We also learnt more about the variety of factors which motivate communities to get involved in community energy projects. As you might expect, some are personal and tangible, such as seeking to reduce household energy costs or improve the comfort of their homes. Other motivations are much more socially oriented. Some of these motives focus on tangible outcomes, such as the desire to create work for local tradespeople, or to ease energy bills for local people suffering fuel poverty. Less tangible motivations include wanting to build community identity, or feelings of empowerment arising when the community joins together behind a common goal. Interestingly, the desire to cut carbon is very low down the list of motives, if it features at all.

Local people, we discovered, are more likely to get involved in energy projects when all of the benefits arising from it are retained within the community. As one community leader we spoke to explained:

We’ve used local designers, local web people, we try to stay as local as possible, that’s the whole point, you know. It’s a community benefit, so the community has to benefit and there’s all sorts of ways that it can do that, and the first way is to actually use local people.

We found that communities which are successful in delivering energy projects do not necessarily identify themselves as energy communities. Although some had been established specifically with this aim in mind, others became involved in energy projects after being set up for other reasons. This group ranged from local women’s groups and hobby societies to sports clubs and faith communities. So most of these communities have emerged from local interest, rather than in response to government campaigns. Having inspirational leadership and uniting behind a common goal were important indicators of success.

Each of these communities had been on different journeys in relation to the energy projects they supported. One began by generating income from installing solar panels on the rooves of public buildings and then invested the income to enable local citizens to insulate their drafty Victorian homes. Another was building a community centre, where sustainable design was key to keeping fuel bills low. Understanding these differences, along with the varying contexts and factors which have motivated them is key for policy makers and other stakeholders seeking to improve engagement with community energy.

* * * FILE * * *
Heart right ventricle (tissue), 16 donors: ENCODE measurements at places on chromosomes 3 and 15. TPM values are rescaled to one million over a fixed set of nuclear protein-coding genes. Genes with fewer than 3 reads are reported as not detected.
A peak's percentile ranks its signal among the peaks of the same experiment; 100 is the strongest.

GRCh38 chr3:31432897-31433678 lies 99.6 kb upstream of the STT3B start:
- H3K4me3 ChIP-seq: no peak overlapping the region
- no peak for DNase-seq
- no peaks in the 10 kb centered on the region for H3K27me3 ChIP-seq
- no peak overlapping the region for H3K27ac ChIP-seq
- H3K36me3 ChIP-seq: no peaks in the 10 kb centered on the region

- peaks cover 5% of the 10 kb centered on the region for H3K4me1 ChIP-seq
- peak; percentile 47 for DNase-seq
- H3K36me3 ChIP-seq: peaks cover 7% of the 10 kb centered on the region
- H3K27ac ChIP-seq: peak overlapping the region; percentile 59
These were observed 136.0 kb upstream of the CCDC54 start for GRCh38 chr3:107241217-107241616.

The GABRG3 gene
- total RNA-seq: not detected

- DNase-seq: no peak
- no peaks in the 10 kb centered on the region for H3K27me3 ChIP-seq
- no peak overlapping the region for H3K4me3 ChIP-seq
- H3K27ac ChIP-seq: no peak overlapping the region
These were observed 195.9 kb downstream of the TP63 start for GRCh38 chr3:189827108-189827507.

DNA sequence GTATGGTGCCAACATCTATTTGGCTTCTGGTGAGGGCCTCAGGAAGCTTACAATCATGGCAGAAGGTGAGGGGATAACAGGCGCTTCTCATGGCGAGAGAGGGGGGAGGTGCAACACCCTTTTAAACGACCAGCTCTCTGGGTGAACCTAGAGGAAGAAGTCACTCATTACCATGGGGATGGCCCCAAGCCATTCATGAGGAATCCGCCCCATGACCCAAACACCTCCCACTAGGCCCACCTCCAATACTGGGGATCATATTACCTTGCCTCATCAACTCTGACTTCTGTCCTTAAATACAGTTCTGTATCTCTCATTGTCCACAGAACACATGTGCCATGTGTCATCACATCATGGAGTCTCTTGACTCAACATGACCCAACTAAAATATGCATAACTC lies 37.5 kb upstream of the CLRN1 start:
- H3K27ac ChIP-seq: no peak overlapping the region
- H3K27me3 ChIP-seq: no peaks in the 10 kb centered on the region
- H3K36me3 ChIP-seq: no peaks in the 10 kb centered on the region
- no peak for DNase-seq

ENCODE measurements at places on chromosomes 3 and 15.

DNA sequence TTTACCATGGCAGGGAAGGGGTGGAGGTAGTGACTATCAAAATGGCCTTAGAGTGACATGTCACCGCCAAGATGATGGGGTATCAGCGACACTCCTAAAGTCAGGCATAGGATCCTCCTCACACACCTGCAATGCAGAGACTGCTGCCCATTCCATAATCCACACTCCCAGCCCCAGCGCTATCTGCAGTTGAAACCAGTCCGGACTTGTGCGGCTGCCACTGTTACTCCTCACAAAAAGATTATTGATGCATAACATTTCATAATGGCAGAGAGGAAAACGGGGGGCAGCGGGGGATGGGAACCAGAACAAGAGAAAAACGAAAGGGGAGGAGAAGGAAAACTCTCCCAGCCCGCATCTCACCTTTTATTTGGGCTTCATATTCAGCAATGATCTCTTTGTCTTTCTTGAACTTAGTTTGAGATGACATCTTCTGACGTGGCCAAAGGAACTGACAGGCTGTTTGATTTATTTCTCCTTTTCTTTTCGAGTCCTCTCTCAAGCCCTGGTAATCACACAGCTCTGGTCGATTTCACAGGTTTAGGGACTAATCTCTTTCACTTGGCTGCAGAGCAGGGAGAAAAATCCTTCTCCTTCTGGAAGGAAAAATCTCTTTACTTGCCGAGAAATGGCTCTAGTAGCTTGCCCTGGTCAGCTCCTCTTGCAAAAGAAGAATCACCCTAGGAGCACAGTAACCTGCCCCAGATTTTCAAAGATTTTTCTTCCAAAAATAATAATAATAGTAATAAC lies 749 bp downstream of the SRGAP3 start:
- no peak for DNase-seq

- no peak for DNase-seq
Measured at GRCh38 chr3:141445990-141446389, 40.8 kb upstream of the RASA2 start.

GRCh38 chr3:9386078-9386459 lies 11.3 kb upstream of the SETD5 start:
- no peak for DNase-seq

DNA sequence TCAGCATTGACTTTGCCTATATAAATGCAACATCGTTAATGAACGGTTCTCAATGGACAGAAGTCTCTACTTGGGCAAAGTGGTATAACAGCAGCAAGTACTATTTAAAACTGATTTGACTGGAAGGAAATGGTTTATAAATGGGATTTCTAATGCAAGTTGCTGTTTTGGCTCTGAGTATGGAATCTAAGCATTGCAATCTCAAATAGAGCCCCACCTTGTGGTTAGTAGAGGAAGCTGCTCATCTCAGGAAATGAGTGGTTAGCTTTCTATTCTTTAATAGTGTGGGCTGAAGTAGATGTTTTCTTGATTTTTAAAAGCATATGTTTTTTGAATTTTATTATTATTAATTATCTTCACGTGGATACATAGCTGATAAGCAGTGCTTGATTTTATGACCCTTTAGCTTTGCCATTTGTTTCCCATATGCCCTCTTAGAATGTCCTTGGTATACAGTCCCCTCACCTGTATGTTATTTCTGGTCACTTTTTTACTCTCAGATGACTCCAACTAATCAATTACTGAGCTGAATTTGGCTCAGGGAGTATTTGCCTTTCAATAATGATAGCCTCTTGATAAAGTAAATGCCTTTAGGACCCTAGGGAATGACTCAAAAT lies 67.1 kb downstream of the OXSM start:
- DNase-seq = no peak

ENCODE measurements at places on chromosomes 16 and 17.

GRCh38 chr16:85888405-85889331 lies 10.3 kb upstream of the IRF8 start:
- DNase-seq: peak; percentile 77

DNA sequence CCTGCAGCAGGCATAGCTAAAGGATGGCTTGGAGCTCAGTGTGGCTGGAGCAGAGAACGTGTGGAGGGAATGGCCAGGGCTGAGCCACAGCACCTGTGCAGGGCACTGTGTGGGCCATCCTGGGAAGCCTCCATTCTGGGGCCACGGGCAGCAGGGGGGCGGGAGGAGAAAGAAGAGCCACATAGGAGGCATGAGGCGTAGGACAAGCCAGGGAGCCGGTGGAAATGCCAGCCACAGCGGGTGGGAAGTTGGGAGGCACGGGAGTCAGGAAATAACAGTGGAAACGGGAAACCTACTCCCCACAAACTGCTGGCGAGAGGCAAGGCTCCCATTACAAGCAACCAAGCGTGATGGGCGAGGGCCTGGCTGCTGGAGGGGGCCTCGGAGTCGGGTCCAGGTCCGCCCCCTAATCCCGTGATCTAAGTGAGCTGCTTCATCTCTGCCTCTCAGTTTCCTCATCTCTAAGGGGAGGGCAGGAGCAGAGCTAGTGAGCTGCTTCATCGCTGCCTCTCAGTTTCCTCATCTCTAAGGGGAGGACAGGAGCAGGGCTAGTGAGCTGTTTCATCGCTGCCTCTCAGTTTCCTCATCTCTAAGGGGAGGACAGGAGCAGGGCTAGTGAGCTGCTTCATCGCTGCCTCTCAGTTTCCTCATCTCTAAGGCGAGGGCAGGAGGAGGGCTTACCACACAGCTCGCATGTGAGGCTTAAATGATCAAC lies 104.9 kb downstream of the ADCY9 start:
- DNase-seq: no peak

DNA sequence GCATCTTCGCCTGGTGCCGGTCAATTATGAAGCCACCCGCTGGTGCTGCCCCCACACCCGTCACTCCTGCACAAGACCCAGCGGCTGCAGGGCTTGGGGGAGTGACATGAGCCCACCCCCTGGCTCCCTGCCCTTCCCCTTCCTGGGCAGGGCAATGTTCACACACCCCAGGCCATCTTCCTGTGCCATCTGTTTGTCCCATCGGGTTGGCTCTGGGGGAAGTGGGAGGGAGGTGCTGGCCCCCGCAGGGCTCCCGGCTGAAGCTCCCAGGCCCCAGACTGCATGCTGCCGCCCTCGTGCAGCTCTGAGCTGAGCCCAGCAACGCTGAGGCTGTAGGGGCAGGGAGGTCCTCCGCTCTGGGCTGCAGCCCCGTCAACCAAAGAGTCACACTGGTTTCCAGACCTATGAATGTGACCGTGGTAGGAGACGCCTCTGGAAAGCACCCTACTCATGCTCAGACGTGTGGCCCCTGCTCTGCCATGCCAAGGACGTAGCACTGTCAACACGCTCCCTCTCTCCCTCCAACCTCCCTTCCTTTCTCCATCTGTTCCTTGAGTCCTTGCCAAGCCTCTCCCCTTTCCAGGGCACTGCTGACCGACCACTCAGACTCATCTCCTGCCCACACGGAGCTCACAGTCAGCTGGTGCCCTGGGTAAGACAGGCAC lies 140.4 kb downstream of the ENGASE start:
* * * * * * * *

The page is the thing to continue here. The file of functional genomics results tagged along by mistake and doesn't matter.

Reflecting that community energy can lead to a strong sense of community empowerment, we found evidence that success in one project – whether energy-related or not – can trigger interest in other community-based initiatives. For example, project partner Community Action MK has supported a number of successful local-projects, including one to create a network of community energy champions ( Our research findings serve to reinforce the view that communities have a crucial role to play in what government is referring to as the democratization of energy.


We are delighted that the CAPE project has won a Smart Cities 2017 award in the housing category, recognising the projects ability to improve living standards and support low cost living. These awards recognise best practice in smart city transformation across the UK.

The Smart City UK 2017 Awards are supported by highly regarded bodies such as TechUK and The Institution of Engineering and Technology (IET). To find out more, go to

Additional Reading

DECC (2014). Community Energy Strategy, Full Report, Crown Copyright. Available at:

Rae, C., Bradley, F. (2012) Energy autonomy in sustainable communities—A review of key issues, Renewable and Sustainable Energy Reviews, 16.

Walker, G., Hunter, S., Devine-Wright, P., Evans, B., Fay, H. (2007) Harnessing Community Energies: Explaining and Evaluating Community-Based Localism in Renewable Energy Policy in the UK, Global Environmental Politics, 7:2.



Coventry University